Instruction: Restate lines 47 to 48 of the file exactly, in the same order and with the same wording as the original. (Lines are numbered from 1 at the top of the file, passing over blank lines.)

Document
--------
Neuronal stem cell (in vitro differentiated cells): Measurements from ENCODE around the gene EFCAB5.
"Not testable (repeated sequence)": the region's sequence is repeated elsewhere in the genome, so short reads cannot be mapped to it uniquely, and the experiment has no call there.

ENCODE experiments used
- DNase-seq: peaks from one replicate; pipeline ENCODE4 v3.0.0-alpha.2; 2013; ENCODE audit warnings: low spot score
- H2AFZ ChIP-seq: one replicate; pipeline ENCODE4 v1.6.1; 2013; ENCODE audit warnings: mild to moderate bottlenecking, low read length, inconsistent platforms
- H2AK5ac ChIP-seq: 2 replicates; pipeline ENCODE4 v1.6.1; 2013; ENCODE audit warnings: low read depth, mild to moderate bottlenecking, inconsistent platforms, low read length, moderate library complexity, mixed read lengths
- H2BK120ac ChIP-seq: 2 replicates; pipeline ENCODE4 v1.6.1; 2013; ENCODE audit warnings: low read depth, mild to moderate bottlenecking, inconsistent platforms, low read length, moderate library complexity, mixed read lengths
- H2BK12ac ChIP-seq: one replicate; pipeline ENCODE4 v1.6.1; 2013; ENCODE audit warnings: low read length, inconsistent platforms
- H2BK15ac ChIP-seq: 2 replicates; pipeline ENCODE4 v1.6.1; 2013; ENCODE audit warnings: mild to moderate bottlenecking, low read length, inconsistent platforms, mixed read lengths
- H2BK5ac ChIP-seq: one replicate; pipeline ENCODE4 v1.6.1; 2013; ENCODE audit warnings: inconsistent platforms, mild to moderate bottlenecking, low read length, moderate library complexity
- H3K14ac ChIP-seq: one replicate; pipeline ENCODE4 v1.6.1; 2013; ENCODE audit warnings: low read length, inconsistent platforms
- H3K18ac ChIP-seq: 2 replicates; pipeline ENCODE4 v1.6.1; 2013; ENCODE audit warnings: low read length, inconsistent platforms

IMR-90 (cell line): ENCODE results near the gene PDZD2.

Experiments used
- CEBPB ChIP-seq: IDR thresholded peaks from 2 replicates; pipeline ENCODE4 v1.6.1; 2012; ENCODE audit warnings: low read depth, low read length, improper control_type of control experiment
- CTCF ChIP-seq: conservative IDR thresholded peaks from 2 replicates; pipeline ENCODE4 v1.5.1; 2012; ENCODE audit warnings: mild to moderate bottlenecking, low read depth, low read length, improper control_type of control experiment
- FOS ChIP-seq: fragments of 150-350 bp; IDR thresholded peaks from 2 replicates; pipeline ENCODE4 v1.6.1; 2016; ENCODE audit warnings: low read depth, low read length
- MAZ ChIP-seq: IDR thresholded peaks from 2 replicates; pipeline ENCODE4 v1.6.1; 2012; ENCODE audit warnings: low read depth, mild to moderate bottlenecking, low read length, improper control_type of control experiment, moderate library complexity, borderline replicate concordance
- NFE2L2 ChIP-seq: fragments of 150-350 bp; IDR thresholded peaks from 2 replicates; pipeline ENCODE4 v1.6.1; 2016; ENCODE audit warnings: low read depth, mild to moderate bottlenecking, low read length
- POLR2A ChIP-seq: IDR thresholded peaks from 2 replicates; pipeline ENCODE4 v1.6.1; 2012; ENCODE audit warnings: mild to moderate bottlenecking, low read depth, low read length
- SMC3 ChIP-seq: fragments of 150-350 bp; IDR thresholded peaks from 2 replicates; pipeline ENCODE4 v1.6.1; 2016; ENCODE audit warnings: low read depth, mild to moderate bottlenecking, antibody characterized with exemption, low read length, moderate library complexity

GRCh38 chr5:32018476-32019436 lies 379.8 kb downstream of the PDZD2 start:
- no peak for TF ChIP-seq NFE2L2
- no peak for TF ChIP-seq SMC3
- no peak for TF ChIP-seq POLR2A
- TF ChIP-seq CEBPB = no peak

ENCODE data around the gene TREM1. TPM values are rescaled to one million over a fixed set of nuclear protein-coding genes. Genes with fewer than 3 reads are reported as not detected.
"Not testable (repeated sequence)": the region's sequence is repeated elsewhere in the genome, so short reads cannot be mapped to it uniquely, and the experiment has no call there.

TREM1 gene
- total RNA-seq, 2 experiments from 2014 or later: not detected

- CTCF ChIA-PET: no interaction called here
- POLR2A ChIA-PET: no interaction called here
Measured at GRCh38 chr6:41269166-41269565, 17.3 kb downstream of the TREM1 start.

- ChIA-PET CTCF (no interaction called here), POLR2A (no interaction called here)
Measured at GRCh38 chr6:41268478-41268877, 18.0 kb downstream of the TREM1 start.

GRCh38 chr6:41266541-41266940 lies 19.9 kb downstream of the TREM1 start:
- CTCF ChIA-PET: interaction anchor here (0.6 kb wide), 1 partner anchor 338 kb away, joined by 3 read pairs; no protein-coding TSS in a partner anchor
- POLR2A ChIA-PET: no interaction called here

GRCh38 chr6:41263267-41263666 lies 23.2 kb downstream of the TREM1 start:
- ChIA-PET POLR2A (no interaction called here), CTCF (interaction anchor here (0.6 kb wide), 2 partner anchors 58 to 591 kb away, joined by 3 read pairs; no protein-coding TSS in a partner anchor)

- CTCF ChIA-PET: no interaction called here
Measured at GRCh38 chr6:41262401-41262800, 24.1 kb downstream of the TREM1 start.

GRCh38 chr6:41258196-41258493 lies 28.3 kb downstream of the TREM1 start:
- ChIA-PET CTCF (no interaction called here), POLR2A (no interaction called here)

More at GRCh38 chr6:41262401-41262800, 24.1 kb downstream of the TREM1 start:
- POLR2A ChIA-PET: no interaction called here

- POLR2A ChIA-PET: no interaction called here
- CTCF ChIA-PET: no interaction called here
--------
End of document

- POLR2A ChIA-PET: no interaction called here
- CTCF ChIA-PET: no interaction called here